An Easy Obamacare Fix

As the Republican plan to “repeal and replace” Obamacare falls apart in the Senate, it is becoming increasingly likely that Republicans and Democrats will be forced to work together to essentially fix Obamacare. Now, I believe, and the evidence shows, that Obamacare was a good law. A whole lot of people’s lives got a whole lot easier because of Obamacare. However, it was not a perfect law., and it made some peoples lives- mostly people with bare bones insurance plans that were outlawed by Obamacare- harder. There are improvements that can be made, and today I’ll detail a simple one that Republicans actually got right in the BCRA: Extending premium tax credits and subsidies below 100% of the poverty line.

Under current law, premium tax credits and payment subsidies only cover people whose income is between 100% and 400% of the federal poverty level, or FPL. People whose income is below 100% of FPL were supposed to  be covered by the Obamacare Medicaid expansion, which expanded Medicaid from a program that only covered vulnerable low-income populations-pregnant women, children, mothers, the disabled- into a program that covers all low income individuals, including childless adults. However, 19 states still have not expanded their Medicaid program to cover childless adults who live below the poverty line. This situation leaves those individuals- childless adults with incomes below the poverty line in non-expansion states- in an odd situation: they are not covered by Medicaid, so they have to buy their own insurance,  but they do not qualify for federal premium subsidies because they do not make over 100% FPL. These individuals are far too poor to afford private insurance without subsidies, so they stay uninsured.

In a perfect world, the 19 non-expansion states would stop intentionally harming their own citizens and accept the Medicaid expansion, allowing this population to be covered by Medicaid. However, we do not live in a perfect world, so the next-best solution is to remove the lower income limit on premium subsidies, extending them to individuals below 100% of FPL. This is the right thing to do, not only because it will allow millions of people to receive health insurance, but because it will bring in a much-needed population to insurance pools: young people.

This population- poor, childless adults- skews very young, mostly because older people in poverty typically have children and therefore qualify for Medicaid. Many of them were on Medicaid as a child, but lost coverage when they turned 18. They are often college or community college students who are young and healthy and cannot afford a $200+ monthly insurance premium on their near-minimum-wage incomes. By extending premium subsidies to this population they could be brought into the private insurance market. This would help to stabilize the marketplace by increasing the amount of young, healthy people in insurance pools.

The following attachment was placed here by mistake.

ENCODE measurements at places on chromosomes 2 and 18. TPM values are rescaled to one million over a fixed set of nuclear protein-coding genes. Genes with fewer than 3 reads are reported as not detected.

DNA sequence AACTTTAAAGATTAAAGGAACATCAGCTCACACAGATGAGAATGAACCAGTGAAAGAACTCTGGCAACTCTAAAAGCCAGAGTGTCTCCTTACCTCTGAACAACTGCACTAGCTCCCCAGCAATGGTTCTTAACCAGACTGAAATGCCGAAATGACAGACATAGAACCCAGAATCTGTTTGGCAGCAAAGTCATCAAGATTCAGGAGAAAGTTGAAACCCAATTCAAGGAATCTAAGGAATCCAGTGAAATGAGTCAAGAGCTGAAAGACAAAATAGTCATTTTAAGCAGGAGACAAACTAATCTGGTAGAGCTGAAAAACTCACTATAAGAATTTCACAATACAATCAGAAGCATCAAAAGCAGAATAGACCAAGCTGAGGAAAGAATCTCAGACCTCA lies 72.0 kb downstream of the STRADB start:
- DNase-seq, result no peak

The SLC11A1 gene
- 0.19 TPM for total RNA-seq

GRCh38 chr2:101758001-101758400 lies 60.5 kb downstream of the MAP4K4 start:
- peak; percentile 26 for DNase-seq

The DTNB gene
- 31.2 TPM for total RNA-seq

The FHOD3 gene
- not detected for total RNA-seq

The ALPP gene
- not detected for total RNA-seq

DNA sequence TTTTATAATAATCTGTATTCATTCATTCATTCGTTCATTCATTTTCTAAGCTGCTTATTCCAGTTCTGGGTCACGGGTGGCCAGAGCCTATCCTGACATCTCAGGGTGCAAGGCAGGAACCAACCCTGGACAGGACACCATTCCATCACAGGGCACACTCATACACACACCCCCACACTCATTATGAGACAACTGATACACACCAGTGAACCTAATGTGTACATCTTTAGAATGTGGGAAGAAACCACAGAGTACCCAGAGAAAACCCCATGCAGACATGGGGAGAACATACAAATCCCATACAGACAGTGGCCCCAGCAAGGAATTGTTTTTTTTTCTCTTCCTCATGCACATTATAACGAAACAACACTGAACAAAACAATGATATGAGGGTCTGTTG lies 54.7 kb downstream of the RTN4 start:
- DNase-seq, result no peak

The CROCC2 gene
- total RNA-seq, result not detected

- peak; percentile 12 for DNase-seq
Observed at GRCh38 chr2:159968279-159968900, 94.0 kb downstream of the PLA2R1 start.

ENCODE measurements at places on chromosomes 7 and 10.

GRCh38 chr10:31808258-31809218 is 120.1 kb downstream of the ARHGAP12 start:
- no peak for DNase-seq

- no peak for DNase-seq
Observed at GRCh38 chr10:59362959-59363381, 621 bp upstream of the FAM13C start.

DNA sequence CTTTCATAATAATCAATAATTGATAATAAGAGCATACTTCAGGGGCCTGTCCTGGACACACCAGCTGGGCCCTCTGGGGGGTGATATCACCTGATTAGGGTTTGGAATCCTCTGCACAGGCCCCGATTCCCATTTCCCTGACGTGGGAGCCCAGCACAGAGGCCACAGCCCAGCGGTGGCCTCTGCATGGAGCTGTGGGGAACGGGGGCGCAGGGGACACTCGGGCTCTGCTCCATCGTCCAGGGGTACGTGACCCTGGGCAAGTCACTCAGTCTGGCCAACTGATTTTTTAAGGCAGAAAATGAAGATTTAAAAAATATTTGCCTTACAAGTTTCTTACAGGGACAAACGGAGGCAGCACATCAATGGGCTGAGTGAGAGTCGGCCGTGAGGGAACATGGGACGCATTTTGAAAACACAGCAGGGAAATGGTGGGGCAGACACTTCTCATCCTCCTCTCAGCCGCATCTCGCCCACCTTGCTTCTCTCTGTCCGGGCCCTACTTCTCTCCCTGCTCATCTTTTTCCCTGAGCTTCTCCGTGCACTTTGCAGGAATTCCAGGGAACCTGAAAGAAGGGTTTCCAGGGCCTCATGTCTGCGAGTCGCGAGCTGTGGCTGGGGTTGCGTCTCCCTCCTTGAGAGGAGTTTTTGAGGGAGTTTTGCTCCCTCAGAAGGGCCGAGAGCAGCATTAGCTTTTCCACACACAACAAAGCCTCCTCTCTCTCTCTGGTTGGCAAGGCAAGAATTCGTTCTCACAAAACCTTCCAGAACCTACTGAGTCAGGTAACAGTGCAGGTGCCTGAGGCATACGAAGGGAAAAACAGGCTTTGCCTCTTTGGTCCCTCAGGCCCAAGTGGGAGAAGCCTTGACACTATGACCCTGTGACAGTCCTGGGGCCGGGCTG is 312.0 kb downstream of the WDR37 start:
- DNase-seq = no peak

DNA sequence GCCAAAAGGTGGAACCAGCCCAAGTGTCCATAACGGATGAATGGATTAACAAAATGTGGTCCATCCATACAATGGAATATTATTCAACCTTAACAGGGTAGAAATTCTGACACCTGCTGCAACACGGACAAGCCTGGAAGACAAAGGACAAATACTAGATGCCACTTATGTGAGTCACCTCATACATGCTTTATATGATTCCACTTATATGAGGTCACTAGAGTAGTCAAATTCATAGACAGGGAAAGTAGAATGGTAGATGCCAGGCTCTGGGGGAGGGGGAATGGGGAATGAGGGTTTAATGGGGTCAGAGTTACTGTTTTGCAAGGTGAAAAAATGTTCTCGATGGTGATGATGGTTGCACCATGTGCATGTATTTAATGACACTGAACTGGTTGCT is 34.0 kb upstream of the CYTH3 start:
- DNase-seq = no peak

This extension of subsidies appeals to both parties; Democrats like it because it expands insurance coverage, and we already know that Republicans like it because it was their idea. Most importantly, an extension of premium subsidies to individuals with incomes below the poverty line will make a lot of peoples lives easier by allowing them to afford insurance coverage and, as an added bonus, by stabilizing insurance markets through an influx of younger, childless people. An extension of premium subsidies to people in poverty should be a part of any Obamacare fix.

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What is Common Cents?

This blog is a collection of my thoughts on politics, economic policy, popular culture, academia, and whatever else I feel like posting about. I will mainly approach things from an economic perspective, because economics, particularly macroeconomics, is awesome. It’s public policy with correct answers. I will also try to write as plainly and concisely as possible.

As for my worldview, I would describe myself as  Utilitarian. The ultimate guiding principle behind every policy decision should be to produce the greatest utility for the greatest number of people. In America, this makes me a strong Democrat. On social issues, I’m moderately liberal. I believe in equality for all, but I also don’t think we should tear up every institution and tradition in an attempt to achieve this. On economic issues, I guess I would be called a social democrat. I agree with every economic policy put forth by Bernie Sanders in his 2016 campaign: single payer healthcare, a $15 minimum wage, tuition-free public colleges, and high taxes on the wealthy to pay for it all. I don’t support these policies because I hold some abstract notion of fairness that we need to achieve, or because I hate rich people. I support these policies because they produce the greatest good for the greatest number of people.

If you agree with me, please continue to visit this site for articles you’ll love. If you DISAGREE with me, I STRONGLY urge you to keep visiting this site. I think, if you just bear with me, you’ll be convinced.